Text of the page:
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The photographs in Super Extra Natural! were taken in Japan over the course of 16 trips made between 2004 and 2016. Celebrity portrait photographer Emily Shur travelled the length and breadth of the country, and on each visit tried to visit somewhere new. The aesthetic and feel of the series developed organically with each new trip and shoot. She turns her lens to what she finds most interesting in the moment with no preconceived idea about what she will find in a given place.

“I hesitate to even call this a ‘project,’ Shur tells me, “I didn’t set out to shoot a specific subject matter, or tell a specific story. For the most part, my guiding theme is to just be myself.”

The title Super Extra Natural! is a nod to Japanese culture. Emily Shur admires the reverence that is traditionally paid to nature in the country. “The natural world is celebrated and plays such an important role in the day-to-day lives of the Japanese,” says the artist. “There’s an extraordinary sense of humility regarding nature.” The superlative and exclamation mark comes from the culture of kawaii, the Japanese word for cuteness—a national obsession you’ll encounter frequently when visiting or living in Japan.

Doors and windows are closed, cars and common objects are covered up. This is a world the photographer is not inhabiting—just passing through. As an outsider Shur is able to see the small details, pick out the complementary colours and find beauty in the mundane.

Leafing through the book, I couldn’t help but notice the absence of faces; strange for a photographer known best for her portraits of celebrities, among which are Helen Mirren are Will Ferrell.

The photographer elaborates: “I make a living as a portrait photographer so I’m definitely not averse to showing faces, but when I shoot for myself I do tend to gravitate towards images where people are seen more as compositional elements within the frame and not as the subjects. When there’s an opportunity for people or traces of humanity to add to the emotional content of a photograph, I’m all for it.  I’m less interested in photographs that don’t say anything beyond showing what someone looks like. Also, I am very conscious of being polite when I photograph in Japan. Since I am an outsider, it’s important that I’m not intrusive with my camera.”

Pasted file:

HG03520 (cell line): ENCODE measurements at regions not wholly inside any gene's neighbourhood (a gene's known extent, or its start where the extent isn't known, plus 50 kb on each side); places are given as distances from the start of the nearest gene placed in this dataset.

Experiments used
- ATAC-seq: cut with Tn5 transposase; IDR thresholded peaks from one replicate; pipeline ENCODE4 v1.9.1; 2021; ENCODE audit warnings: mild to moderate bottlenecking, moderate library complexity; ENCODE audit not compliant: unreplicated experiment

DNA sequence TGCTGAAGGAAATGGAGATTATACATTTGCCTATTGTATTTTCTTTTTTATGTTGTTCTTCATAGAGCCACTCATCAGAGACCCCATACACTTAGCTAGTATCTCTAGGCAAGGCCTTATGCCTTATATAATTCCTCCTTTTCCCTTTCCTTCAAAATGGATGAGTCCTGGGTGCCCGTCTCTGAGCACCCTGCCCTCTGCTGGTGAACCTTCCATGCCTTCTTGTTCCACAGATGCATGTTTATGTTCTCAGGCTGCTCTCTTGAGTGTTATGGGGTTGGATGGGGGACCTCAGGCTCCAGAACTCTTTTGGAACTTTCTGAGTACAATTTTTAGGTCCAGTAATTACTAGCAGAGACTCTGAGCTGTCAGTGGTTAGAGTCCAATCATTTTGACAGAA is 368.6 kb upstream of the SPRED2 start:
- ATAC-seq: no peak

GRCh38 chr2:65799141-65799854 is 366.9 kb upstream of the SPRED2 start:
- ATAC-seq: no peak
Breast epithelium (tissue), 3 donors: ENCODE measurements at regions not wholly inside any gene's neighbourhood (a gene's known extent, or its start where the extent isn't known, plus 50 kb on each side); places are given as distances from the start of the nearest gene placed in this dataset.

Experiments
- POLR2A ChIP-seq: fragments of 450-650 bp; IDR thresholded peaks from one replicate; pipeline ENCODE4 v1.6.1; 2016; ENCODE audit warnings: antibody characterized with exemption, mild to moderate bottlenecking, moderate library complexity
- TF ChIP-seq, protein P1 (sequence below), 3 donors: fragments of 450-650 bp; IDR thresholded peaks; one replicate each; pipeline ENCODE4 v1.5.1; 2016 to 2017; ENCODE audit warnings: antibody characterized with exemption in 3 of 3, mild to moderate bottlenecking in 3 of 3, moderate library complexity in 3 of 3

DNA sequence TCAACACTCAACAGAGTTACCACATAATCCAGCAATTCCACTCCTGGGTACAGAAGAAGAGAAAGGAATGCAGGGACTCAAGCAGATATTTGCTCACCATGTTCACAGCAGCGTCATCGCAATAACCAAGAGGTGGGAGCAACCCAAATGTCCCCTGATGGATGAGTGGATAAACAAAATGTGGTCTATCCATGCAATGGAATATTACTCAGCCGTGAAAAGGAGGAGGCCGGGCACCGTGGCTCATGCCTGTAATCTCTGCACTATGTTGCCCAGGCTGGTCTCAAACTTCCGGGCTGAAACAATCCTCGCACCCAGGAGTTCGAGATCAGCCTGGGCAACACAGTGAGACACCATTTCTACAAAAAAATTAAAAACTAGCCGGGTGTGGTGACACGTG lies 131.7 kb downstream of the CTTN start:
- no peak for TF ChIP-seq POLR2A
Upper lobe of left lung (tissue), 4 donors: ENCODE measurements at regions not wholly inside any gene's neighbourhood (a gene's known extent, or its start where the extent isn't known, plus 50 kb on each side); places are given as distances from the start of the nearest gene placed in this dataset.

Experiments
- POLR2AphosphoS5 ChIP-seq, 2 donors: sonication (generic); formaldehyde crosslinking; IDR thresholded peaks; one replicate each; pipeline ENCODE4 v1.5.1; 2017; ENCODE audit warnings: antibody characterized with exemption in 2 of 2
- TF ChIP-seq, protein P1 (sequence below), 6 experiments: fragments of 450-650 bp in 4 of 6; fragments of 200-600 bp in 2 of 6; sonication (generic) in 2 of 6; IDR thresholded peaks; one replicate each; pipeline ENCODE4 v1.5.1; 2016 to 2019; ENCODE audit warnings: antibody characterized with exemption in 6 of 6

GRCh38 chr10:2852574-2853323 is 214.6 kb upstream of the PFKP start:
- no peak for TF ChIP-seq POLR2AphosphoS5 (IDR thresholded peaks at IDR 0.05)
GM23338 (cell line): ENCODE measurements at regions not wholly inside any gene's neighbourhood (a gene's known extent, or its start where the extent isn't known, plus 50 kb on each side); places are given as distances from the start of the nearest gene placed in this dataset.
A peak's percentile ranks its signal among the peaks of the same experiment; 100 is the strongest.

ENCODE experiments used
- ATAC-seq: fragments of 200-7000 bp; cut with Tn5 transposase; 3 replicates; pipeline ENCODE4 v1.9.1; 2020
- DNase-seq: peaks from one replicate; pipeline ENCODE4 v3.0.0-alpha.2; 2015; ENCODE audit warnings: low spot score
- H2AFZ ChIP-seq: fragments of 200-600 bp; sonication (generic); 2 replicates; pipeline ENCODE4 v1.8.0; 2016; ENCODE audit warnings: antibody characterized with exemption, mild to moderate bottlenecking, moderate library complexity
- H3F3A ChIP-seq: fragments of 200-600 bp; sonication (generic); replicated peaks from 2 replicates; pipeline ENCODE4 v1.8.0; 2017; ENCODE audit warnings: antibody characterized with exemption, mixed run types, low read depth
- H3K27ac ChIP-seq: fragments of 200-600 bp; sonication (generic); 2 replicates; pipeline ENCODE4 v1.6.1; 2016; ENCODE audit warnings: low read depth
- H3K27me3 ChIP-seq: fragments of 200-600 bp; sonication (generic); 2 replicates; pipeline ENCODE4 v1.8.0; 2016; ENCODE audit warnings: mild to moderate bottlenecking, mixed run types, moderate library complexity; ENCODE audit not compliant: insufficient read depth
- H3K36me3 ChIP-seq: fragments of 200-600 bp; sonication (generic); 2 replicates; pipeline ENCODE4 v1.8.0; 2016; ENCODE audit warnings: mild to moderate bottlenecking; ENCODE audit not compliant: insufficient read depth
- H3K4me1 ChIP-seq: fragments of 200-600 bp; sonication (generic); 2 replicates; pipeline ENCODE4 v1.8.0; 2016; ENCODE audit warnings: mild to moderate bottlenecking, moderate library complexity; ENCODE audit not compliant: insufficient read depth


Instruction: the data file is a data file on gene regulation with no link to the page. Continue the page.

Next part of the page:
Also apparent in Shur’s photos is the striking use of complementary colors—principally reds and pinks beside varying shades of green.

“I’m definitely big on utilizing color as a means to convey emotion in a photograph,” she emphasises. “Certain colors or color combinations conjure up feelings for me. Different seasons also bring different color palettes with them that can really change the mood of a photograph. I find that the hard light of winter with its cool cyan shadows and bright golden sun makes for some of the most beautiful photographic colors, but to me, they’re also the most sad.”

 

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